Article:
Well, the trigger shot was easy after all the other injections lately, so that was swiftly administered at 8pm on the 15th, and then… nothing really happened for a day or so.
No, I lie, I was insanely horny. All the various different hormones were making my libido go crazy, which was unfortunate as the injections were also giving me great discomfort which turned into actual pain from Wednesday morning onwards! It was so different this time to how anything had gone before that I began to idly wonder if I had ovarian hyper-stimulation syndrome (OHSS). Still, the pain wasn’t too bad so I decided to just stick it out, since I’d be going to the clinic first thing on Thursday morning anyway.
Insurance wouldn’t cover the rehydration drink I was supposed to consume between Wednesday 9pm-6am Thursday, but it was readily available from the first drugstore I walked into, which was convenient!
That night I was so anxious about waking up in time that (despite having set multiple alarms) I slept awfully, waking up every hour from about 1:30 am. At 5am I gave up, and got out of bed to go and walk the dog. It was pretty cold that early in the day, and I remembered the last time I went in for egg retrieval back in March, and how anxious and pessimistic I was back then. How would things go today, I wondered. It was really uncomfortable to walk, with pains in my abdomen, so I walked fairly slowly and didn’t take the dog too far.
Still, the morning rolled on without a hitch and at 7:20 I left my husband and toddler still eating their breakfasts and trundled down the hill to get on the train into town. I would normally cycle or even walk, but needing to keep my cupful of sperm warm enough coupled with the pain I was already feeling made public transport the only reasonable option. In the spring I had arrived way too early for my appointment, so I was fairly pleased with myself this time for reaching the outside of the building exactly five minutes before my appointment! If only everything in life went that smoothly.
Once inside, they took the sperm sample from me, then called me into the regular gynaecological examination room to make sure I hadn’t in fact ovulated prematurely (a risk you may remember Dr. O had warned me about with the insurance-type IVF, due to the reduced number of consultations). Luckily everything was fine on that front, and then it was time for me to get changed into the hospital gown they provided.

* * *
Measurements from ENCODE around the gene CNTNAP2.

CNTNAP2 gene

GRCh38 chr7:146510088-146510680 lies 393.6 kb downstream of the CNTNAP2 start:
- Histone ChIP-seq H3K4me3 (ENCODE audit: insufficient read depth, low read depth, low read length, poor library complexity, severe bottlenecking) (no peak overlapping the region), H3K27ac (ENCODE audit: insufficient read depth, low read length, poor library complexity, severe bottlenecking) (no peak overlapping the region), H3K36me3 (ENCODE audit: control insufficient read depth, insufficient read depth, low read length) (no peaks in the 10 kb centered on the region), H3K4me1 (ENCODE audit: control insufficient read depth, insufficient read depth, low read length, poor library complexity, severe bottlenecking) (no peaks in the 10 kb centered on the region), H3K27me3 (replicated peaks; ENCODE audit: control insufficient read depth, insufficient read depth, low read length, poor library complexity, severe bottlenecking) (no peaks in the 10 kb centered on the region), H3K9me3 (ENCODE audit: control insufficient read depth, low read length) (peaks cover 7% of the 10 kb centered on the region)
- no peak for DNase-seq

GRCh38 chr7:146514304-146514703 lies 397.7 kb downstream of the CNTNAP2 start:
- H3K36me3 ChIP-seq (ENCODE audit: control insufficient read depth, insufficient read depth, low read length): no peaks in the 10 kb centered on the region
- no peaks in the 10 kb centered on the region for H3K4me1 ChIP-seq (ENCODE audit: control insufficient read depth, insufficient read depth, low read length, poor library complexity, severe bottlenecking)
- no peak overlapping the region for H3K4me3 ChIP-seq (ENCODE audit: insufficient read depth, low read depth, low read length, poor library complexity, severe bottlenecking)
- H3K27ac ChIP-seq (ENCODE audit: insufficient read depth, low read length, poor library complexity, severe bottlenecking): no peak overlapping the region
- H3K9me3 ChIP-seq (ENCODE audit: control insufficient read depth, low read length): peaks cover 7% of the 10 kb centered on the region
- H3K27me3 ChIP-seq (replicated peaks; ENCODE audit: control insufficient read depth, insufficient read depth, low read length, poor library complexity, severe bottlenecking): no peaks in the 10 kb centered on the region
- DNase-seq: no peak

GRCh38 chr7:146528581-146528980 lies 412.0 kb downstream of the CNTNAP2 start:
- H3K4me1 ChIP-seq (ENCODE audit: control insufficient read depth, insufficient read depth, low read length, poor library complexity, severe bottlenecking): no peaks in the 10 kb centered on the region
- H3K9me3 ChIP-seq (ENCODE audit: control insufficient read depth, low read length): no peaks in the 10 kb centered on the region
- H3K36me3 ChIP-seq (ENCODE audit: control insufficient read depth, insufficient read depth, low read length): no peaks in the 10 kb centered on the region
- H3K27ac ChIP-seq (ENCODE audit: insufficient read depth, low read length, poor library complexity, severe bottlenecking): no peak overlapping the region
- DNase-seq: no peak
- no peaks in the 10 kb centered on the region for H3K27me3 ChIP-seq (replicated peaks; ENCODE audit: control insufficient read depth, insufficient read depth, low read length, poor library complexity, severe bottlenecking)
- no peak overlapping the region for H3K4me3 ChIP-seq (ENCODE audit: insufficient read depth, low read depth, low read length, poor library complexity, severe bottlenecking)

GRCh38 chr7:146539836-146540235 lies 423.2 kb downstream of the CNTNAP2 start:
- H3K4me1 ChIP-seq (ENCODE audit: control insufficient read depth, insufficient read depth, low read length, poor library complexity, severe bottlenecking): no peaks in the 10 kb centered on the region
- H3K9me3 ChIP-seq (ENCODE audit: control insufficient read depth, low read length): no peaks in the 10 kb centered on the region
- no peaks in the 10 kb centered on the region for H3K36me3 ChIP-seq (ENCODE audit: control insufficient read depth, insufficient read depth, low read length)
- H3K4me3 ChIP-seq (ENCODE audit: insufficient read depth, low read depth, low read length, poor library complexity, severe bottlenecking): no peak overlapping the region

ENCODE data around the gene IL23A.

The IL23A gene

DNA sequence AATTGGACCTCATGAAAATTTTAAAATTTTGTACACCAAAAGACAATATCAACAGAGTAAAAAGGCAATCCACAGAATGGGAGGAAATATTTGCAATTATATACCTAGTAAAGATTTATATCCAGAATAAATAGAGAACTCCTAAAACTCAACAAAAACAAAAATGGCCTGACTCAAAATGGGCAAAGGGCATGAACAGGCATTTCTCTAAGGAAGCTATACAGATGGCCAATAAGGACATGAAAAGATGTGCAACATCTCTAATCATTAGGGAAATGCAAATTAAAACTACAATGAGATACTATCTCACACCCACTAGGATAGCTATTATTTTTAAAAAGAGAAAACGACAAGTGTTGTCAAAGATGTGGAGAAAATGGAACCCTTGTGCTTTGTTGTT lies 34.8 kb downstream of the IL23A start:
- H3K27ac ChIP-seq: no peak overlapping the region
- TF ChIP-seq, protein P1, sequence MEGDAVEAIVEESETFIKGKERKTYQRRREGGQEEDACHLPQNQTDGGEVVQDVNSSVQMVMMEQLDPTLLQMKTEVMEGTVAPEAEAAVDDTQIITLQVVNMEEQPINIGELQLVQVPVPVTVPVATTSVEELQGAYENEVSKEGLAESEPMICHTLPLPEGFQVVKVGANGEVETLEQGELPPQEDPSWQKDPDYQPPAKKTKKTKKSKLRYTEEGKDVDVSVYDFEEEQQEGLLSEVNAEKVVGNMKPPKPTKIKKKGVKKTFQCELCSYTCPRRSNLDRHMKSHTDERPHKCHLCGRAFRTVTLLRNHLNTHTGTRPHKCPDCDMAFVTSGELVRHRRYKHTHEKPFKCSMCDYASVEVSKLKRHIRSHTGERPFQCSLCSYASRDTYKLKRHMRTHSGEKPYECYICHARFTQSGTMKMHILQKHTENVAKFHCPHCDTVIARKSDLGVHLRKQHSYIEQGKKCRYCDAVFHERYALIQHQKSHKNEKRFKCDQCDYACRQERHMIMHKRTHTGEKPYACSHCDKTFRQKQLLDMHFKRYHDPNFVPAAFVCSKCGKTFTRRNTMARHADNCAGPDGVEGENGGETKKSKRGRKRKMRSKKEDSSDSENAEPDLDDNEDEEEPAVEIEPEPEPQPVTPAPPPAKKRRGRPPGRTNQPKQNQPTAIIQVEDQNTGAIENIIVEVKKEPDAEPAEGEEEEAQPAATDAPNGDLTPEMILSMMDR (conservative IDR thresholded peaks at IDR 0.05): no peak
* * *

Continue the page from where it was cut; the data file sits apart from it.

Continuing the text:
Next up was getting my IV inserted, blood pressure taken and temperature checked. No problems there! Time to go into the room with the fancy chair. Oh how I appreciate that chair, given the awful brown bed thing that was there before! IV hooked up to my left, legs strapped in, blood pressure monitor around my right arm… here we go again, then.
“I’m putting anti-nausea medication in your IV,” said the nurse in charge of my anaesthesia. “And now the anaesthetic.”
“Ah, it’s here,” I said, feeling a numb cold tingle wash over me. “Here we go.”
And then I was TINY, becoming increasingly smaller and smaller until I was subatomic, seeing everything in its minuscule components stretching out before/below/above/behind me at a dizzying speed, rushing by and twisting and turning until I became too small to comprehend, I was the architect of the universe in control of everything, atomic nuclei were fiery balls and electrons went zipping past me too. What was I? What am I? There’s something I’m supposed to do, I’m supposed to keep focused on my mission but I don’t even know what that mission is any more, I’m losing control, everything goes dark and then there is a high pitched ringing noise, all around me is black, then a pinpoint of light that I rushed towards, and I unfolded to be so much larger and the lights above me were spinning and everything felt scrambled and swirling, my body a million scrambled whirlpools of cells, and there was a person? A person standing there beside me? A person with dark hair and her hand was warm, hand on my hand, I had hands, where were my hands? How many fingers did hands have? Is that what hands look like? The hand holding mine is so comforting and oh it belongs to the nurse.
“I’ve come back to the human world again!” I slurred at the nurse.
“Yes, you’re human again,” the nurse said. “Welcome back.”
My body was becoming increasingly concentrated and increasingly real and oh, so was the ache, my body hurt and I was shaking from the cold even though they’d covered me with blankets.
“I’m still in this room,” I slurred.
“That’s right,” the nurse confirmed.
“Last time I remember being transferred to a stretcher…?”
“Ah, you remember that! We used more anaesthesia this time so needed to keep you here for a while longer to check you’re okay.”
“What time is it?”
“Only 8:30! Tell me when you think you can move and we’ll get you back to bed.”
“Everything is spinning…”
“Do you feel sick? No? Then rest a little longer. I’ll get you another blanket.”
I eventually reconnected with my arms and legs enough to be able to climb onto the trolley mostly by myself, and then the nurse wheeled me out where I then transferred myself from the trolley to my bed (again, with assistance) and promptly dozed off.
Every now and then various nurses would poke their head around the curtain, checking my IV and asking me if I needed a wee. I couldn’t understand why they were so obsessed with me needing the loo until I remembered that they needed to make sure the retrieval needle hadn’t nicked my bladder or anything else in that area and caused any injury that they might have somehow missed. That’s fair, that’s important!